BUSING to integrate the Los Angeles public schools appears to be dead, for this school year at least, with the NAACP's recent decision to withdraw a petition asking that busing there be continued. The civil rights groups evidently is not giving up, though. It still has a case pending against the Los Angeles school board asking that busing be resumed. on grounds that, intentionally or not, most Los Angeles schools will have a majority of Hispanics or blacks in contrast to a few that will have sizable numbers of whites when busing is completely stopped.
All this back-and-forth yields very little in the way of answers to the overriding question of how effective school busing is in improving educational opportunities for minority students and whether busing is worth the effort and turmoil that have accompanied it from the first court order. In fact, the end of busing in Los Angeles has come as the result of an old legal tangle that has little relevance anywhere else in the country. But even so, the controversy offers a current view of the central issues some two decades after busing became an issue, and it comes at a time when busing is being labeled a failure in many quarters.
The Los Angeles school board was able to do away with busing because of major change in California state law. Before a 1979 referendum, state law required desegregation whenever there were schools with mostly white students in a school district that also had schools with mostly black or Hispanic students. There was no need to prove that the schools with more whites had better facilities or better teachers or that the segregation was deliberate; on the basis of racial composition alone, a court could order busing for desegregation. The statewide referendum changed that. Now California law holds that the court must have evidence of intent to segregate students or deny minorities equal educational opportunities before ordering busing. The new law generally falls in line with the way the Supreme Court has viewed desegregation. The California law's proponents say it won't be defeated on federal constitutional grounds; nevertheless, the NAACP is challenging it on the grounds, that it eliminates busing as a remedy even if segregation is found to be in evidence.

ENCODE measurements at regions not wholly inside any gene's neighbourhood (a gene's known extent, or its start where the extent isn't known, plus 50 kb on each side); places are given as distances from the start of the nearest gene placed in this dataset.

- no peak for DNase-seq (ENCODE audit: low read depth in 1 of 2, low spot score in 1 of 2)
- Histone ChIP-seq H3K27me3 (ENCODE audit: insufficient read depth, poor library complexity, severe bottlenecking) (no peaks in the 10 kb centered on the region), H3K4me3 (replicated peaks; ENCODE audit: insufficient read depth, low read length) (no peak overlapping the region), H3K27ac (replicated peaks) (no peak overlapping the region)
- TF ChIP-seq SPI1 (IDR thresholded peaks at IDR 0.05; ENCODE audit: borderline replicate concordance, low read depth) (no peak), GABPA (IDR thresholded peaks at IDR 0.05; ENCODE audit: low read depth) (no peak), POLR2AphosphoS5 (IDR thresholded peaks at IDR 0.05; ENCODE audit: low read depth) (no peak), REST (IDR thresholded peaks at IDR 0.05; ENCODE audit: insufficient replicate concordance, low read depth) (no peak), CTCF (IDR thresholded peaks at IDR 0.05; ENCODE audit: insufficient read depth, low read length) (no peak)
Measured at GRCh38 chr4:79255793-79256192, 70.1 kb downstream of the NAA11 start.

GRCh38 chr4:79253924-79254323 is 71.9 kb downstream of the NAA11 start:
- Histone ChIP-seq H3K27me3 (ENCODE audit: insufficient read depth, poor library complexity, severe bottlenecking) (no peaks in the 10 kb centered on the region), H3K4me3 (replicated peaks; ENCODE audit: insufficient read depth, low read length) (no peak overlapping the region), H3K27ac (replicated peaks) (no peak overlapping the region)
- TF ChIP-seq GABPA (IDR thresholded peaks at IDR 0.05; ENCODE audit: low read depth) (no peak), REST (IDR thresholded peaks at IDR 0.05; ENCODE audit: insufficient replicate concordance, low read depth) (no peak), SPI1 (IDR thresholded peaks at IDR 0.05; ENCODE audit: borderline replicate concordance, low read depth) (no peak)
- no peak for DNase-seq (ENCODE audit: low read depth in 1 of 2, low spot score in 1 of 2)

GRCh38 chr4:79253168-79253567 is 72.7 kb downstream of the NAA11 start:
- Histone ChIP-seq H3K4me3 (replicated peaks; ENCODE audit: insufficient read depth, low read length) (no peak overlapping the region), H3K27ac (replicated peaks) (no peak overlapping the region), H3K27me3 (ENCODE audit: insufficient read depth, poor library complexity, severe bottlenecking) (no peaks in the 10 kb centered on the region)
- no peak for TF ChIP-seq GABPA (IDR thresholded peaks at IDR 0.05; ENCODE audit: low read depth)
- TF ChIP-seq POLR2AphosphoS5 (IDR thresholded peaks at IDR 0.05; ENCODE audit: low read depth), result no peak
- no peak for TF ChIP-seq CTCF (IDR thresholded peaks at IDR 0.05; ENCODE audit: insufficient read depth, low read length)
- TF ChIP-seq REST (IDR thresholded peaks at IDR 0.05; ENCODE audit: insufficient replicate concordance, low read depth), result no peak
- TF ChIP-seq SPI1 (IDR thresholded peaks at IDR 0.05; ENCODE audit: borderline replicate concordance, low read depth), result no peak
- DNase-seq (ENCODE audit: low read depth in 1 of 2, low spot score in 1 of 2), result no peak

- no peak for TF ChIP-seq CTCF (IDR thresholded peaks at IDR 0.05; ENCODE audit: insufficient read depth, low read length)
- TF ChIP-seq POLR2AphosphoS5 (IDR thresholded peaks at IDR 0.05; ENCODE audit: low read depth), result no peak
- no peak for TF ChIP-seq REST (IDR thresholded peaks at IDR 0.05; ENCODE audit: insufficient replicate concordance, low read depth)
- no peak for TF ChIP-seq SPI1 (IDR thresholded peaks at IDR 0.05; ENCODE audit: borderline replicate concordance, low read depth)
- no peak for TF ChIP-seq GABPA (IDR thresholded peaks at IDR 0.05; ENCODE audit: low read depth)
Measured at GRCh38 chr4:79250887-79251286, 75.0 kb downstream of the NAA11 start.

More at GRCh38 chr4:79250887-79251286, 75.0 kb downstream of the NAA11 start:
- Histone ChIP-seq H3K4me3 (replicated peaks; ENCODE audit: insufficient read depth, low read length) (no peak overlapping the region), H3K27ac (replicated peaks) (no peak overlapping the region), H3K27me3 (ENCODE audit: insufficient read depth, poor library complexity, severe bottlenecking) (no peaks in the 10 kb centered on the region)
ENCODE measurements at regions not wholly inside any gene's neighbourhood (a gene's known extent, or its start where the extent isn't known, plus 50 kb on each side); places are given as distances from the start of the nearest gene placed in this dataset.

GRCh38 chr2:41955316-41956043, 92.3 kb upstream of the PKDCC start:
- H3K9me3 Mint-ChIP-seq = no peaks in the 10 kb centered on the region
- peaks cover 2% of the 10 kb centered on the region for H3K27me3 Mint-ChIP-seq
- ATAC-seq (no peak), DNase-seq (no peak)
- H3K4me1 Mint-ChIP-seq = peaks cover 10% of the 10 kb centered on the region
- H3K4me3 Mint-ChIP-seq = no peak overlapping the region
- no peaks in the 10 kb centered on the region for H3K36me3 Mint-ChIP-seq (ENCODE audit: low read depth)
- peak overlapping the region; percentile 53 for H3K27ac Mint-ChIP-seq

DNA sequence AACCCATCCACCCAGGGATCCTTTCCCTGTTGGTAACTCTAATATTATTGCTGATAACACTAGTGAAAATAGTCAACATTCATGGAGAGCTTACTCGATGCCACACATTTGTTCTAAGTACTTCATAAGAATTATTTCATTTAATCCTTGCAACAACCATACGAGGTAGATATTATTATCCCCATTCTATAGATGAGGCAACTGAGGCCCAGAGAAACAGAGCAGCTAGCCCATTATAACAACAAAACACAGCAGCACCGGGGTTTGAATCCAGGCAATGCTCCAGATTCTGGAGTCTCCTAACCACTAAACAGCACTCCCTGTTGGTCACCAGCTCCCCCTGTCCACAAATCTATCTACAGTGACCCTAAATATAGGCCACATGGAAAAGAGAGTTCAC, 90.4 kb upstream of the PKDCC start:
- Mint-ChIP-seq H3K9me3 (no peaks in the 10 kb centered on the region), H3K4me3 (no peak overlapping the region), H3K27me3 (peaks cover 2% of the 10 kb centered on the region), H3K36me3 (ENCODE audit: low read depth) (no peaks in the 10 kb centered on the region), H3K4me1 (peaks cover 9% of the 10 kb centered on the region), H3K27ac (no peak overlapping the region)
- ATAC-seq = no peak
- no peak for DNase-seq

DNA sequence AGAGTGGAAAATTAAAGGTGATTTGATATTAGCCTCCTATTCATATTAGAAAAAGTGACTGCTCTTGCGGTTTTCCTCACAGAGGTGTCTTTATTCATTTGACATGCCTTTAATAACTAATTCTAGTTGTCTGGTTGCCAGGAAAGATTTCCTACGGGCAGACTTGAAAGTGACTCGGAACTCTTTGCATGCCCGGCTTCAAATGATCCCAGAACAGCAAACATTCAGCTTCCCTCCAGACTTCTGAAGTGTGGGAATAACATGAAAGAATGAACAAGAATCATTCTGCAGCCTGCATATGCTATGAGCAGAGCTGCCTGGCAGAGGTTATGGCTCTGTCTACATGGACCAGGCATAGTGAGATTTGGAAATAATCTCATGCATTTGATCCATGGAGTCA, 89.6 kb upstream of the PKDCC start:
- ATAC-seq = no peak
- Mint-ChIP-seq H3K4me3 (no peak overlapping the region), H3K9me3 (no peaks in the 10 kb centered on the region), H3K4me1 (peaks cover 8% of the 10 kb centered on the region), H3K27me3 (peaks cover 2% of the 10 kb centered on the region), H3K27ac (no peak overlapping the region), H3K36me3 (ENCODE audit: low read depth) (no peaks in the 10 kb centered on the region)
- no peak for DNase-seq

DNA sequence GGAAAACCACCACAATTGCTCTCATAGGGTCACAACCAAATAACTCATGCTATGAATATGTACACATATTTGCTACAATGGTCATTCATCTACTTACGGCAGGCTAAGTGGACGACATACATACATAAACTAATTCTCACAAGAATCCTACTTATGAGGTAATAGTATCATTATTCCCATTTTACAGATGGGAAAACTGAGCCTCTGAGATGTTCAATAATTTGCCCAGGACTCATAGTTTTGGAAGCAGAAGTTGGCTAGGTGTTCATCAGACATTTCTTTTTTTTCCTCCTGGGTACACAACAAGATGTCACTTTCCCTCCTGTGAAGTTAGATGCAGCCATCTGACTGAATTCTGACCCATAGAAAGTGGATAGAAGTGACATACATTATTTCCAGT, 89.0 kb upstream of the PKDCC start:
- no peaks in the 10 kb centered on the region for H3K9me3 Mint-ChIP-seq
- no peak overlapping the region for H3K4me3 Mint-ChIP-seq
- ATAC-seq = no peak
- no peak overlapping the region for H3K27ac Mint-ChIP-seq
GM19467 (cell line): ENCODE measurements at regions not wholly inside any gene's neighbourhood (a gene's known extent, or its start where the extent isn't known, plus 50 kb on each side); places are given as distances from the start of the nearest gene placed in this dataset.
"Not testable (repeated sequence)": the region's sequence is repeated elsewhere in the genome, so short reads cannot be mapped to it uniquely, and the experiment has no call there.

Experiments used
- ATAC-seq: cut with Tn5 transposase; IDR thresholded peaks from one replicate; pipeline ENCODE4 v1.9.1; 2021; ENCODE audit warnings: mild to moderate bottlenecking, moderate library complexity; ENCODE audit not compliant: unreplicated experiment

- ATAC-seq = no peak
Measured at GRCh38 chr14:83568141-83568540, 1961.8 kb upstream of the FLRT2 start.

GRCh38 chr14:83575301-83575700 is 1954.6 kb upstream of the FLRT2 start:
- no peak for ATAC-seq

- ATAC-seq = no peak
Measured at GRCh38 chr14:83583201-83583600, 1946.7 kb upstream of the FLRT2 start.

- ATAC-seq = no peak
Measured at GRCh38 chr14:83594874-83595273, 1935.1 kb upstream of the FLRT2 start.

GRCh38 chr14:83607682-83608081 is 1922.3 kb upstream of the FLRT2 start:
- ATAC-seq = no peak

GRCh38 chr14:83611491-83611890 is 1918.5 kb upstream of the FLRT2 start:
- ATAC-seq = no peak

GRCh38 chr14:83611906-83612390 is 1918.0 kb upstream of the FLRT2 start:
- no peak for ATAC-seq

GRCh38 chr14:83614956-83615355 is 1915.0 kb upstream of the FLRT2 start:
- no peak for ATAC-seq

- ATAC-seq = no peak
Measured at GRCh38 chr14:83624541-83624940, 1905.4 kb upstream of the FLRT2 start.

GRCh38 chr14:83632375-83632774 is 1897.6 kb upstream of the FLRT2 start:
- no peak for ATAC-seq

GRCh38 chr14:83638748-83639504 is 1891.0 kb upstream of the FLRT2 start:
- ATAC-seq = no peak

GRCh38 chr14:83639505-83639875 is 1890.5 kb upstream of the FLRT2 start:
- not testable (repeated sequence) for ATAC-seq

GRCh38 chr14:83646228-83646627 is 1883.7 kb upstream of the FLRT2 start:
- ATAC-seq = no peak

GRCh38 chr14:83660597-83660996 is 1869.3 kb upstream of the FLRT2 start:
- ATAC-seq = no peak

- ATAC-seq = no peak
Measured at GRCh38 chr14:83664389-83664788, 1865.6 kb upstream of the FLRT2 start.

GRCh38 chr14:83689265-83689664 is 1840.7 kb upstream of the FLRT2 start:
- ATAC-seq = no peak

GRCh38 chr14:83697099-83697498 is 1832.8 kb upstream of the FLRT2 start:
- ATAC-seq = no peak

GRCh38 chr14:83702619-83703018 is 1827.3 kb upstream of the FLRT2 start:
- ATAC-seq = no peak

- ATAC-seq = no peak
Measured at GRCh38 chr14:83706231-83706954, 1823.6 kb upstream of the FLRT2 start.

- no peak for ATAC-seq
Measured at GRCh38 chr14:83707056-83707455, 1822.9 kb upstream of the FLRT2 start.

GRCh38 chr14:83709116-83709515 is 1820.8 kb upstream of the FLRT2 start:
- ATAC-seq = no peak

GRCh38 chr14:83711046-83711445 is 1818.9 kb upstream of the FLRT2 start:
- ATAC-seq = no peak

Despite the NAACP's attack, there is a larger question involved in the Los Angeles case. Since the early days of busing, the question of whether segregation is intentional or not has haunted American courts, and to this day thee is no satisfactory answer. Without proof of intent to segregate, the courts have been leery of getting involved. In the southern cases, desegregation was seen as a necessary remedy for a past of officially proclaimed and enforced segregation. But elsewhere in the country, where the history was different, that line of reasoning faltered, leaving the courts looking for proof of some intent to segregate schools in a community. Under the original California law, the issue was settled by studying the ratios of the black-white-Hispanic population in schools. When the ratio tilted one way or another from school to school, the courts were obligated to order busing. Under the new law, a school in a neighborhood that inadvertently grows to be an ethnic bastion is not necessarily viewed as segregated, and the courts have no grounds on which to order busing.
The issue of school segregation has moved well beyond the original context: to ensure that all children, regardless of race, have the right to go to any public school they are eligible to attend. The real threat to children today is not so much official segregation as plain bad schools, especially in big cities where black students commonly make up more than three-quarters of the public school population. But where segregation is still the problem and can be measured by comparing the facilities, teachers and supplies in mostly white and mostly black schools, busing is often necessary medicine.